The domain of Hong Kong Willie covers an odd corner just off of a busy Tampa, Florida, highway. Nestled on a stretch of road largely populated by drab hotels, the clutch of brightly colored shacks that make up Joe Brown’s artistic empire stand out like a neon lighthouse of creativity.
Brown splits his time between his Tampa outpost and the place where his heart truly seems to lie, Key West. In a bright Hawaiian shirt and shorts that show arms and legs regularly baked by the Florida sun, his look might accurately be described as something like a modern island pirate.
Nearly every inch of space on Hong Kong Willie’s lot is home to some piece of art, decorated piece of detritus, or other found object. The walls are covered in old buoys, each node painted with a unique design. Under an old chair lies a pile of clip-on pagers. In the corner of the yard is a skeletal helicopter, covered with string lights; next to that towers what looks like a colossal Christmas tree made of those same lobster buoys. Even the asphalt driveway is covered in splatters of bright paint, so that it looks better on Google Earth, according to Brown. “Everything is precious,” he says, summing up the ethos of reuse, reinvention, and imagination his unique roadside attraction embodies.
If Hong Kong Willie, a moniker Brown himself sometimes takes on, sounds like like the lovechild of an art gallery and a seaside trash heap, that’s because it pretty much is. Brown, who says he was “born an artist,” has been shaped by both creativity and junk since an early age. Now in his 60s, Brown says his father once donated a chunk of their family’s land to Hillsborough County so that it could be used as a much-needed landfill, but was never compensated or acknowledged for the gift. Still, Brown grew up exploring the landfill, scavenging for treasures. Surrounded by what most people consider junk, he developed a special appreciation for things that get thrown away. “I was meant to paint on boards,” he says.
At the age of eight, Brown took an art class where his teacher shared that she had spent a lot of time volunteering in Hiroshima. Learning that there was a strong local tradition in Hiroshima of turning tossed off items into art, this too had an impact on Brown. This same teacher later told him that she had left Asia out of Hong Kong, and this little factoid apparently led to his adoption of the name Hong Kong Willie. She also passed on a passion for art. Brown would eventually start a career in the technology industry, but since then he’s returned to his artistic roots.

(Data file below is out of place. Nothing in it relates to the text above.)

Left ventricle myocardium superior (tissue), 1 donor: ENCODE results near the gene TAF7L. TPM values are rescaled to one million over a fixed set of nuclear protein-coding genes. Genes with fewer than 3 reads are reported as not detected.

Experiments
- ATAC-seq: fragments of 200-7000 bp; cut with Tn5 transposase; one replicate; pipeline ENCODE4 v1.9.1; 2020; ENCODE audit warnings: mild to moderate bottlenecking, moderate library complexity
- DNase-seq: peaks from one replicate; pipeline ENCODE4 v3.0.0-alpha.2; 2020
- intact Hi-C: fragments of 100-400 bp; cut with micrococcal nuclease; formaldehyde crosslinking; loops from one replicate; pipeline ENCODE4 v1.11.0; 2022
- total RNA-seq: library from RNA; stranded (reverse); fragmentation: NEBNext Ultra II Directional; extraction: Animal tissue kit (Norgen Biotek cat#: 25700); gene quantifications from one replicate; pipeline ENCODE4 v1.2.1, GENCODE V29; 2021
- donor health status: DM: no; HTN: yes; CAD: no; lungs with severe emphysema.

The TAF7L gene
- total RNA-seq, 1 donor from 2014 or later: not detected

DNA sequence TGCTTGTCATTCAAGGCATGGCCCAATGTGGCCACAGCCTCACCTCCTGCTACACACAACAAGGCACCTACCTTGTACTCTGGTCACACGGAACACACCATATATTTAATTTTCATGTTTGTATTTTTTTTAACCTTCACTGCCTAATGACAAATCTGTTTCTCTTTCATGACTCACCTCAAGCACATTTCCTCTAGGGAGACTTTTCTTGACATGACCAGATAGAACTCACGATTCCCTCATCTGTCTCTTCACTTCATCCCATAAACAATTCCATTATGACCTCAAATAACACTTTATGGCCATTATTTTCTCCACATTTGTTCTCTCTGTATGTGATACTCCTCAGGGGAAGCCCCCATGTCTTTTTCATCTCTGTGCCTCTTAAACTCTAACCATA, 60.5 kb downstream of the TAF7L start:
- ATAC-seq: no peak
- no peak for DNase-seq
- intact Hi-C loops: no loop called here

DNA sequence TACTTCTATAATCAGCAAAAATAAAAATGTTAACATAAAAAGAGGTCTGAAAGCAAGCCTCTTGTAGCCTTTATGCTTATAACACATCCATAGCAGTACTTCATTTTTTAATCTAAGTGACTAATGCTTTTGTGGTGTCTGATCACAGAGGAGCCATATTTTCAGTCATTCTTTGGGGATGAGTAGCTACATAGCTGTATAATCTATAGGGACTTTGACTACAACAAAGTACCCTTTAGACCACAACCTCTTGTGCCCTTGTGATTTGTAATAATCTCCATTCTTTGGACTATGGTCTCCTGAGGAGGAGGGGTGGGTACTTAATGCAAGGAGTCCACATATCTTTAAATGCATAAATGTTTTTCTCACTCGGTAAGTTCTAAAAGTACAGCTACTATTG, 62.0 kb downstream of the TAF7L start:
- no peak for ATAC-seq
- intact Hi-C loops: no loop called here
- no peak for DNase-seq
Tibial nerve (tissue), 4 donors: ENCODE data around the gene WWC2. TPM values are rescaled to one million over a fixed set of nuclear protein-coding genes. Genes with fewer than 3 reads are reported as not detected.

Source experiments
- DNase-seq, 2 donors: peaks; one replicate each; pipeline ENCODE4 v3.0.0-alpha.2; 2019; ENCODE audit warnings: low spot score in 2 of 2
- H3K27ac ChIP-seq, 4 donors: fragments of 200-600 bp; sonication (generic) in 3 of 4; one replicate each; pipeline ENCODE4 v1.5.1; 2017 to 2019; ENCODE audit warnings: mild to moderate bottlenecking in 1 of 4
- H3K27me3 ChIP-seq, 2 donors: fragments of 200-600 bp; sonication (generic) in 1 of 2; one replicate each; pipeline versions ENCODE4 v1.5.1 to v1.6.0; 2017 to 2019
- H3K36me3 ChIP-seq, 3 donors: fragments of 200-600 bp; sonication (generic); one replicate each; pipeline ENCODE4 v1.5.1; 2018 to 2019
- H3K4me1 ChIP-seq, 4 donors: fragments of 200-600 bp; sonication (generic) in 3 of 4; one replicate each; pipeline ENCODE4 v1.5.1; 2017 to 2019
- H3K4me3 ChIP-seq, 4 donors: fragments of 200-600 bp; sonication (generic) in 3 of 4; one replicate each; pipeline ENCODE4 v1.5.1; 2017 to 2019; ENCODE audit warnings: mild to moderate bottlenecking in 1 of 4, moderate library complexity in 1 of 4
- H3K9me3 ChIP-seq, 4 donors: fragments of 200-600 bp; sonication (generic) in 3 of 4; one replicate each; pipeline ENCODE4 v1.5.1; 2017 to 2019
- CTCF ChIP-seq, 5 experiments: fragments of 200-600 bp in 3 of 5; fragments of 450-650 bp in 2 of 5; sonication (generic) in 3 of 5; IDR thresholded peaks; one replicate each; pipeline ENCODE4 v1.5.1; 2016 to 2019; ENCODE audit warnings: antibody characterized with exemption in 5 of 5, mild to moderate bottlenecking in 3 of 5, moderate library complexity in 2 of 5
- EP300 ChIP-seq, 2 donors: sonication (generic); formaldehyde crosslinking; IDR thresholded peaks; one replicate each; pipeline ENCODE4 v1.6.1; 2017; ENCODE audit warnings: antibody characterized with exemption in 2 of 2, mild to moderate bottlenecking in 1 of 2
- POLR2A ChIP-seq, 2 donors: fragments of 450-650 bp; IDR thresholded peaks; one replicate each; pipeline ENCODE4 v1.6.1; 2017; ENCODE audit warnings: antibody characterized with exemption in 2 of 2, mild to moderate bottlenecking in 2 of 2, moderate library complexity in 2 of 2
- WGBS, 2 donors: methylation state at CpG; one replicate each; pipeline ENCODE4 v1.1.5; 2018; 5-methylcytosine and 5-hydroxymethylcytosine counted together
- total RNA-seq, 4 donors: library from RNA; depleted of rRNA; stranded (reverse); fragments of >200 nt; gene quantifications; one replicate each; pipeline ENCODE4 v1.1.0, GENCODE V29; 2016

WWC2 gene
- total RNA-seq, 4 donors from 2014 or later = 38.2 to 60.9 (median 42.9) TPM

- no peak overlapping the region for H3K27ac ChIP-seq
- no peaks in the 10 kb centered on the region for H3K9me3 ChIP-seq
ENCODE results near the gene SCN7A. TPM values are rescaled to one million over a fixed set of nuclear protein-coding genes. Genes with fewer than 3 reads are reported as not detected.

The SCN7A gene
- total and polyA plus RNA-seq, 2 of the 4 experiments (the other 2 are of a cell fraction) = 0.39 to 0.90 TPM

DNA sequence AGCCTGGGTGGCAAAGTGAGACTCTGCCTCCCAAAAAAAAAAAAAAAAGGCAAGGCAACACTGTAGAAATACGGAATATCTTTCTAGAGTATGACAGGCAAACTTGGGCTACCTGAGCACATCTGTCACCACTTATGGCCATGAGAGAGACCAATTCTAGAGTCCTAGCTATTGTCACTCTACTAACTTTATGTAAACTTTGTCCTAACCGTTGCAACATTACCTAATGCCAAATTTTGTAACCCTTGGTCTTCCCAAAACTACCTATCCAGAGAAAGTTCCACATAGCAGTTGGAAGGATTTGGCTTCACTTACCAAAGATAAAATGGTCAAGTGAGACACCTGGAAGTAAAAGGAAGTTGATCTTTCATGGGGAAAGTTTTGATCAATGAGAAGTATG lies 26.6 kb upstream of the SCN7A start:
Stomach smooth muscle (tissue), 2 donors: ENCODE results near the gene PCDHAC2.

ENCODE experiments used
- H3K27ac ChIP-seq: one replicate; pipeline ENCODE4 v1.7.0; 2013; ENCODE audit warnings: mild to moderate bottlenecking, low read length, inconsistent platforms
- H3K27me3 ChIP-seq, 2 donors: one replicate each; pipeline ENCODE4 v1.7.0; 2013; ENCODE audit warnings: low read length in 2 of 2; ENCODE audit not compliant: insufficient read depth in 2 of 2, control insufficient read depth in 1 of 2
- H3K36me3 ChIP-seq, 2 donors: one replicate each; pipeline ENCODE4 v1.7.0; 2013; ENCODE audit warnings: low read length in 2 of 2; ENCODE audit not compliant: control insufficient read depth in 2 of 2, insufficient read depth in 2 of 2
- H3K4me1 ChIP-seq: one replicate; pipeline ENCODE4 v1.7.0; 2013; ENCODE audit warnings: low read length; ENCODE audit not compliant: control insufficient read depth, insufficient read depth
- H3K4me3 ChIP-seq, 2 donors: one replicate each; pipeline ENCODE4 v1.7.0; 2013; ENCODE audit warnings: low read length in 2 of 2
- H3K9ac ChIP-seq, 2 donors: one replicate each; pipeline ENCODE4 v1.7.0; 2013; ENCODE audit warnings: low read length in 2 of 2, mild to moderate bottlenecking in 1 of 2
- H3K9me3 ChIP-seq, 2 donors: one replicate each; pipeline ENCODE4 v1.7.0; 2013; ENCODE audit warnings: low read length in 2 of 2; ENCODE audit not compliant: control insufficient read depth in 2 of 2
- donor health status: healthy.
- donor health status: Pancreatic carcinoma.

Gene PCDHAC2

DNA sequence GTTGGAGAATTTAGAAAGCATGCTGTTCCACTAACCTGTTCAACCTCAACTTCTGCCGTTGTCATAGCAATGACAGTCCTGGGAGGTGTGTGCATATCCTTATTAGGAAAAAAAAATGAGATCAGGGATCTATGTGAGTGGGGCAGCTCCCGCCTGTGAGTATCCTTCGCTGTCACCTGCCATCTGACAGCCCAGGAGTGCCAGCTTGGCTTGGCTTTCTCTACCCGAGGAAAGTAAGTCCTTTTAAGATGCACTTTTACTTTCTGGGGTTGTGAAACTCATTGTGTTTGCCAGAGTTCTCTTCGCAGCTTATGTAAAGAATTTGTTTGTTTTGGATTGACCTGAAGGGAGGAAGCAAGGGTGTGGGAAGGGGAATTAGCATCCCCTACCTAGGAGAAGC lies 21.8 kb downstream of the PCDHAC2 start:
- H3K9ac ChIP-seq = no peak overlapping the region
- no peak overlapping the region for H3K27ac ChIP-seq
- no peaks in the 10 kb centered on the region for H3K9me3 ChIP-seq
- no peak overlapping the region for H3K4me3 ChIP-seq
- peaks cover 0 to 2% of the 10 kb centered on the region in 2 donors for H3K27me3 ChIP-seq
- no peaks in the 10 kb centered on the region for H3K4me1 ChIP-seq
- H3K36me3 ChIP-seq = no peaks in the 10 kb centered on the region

Perched on top of one of the small structures on Brown’s land are large, reused letters that say “art station,” but this place really couldn’t be mistaken for anything else. When Brown first established the Hong Kong Willie site, he says there was a collective of five artists working on the project, but now the living gallery is run and supplied only by him and his wife, Kim. Inside the art station, the space is bursting. One of Hong Kong Willie’s signature items are rugged pieces of locally sourced scrap wood and boards that Kim adorns with colorful painted works. There are birds, beach scenes, abstract shapes, and other designs that look unmistakably Floridian.
In addition to the boards, the space is littered with a variety of creations, including painted burlap sacks, trinkets made of shells, shaped glass bottles, and old shoes tacked to the walls. The concept that every object or piece of media is of value, and can be recycled into art, is the driving force behind Hong Kong Willie.
Nearly everything at Hong Kong Willie’s is also for sale, from random pieces of coral to the lushly decorated boards that cover the walls. Old Coke bottles filled with sand and shells, with “Beach-front Property, Tampa, Florida” written on them, go for $4.95. The lines between kitsch, whimsy, commerce, and environmentalism bleed together here. Brown says that pieces of Hong Kong Willie art have sold for $175,000 or more. One item available in their Etsy shop, painted by Kim, is listed for $98,000.
Brown says they give most of that kind of money to charity, keeping the lights on by selling “Red Wiggler” worms for use in composting or as fishing bait.
One day, Brown says, he’ll close up shop and head to Key West for good. Until then, Hong Kong Willie stands as a beacon of reckless creativity and appreciation for the treasures most people just throw away.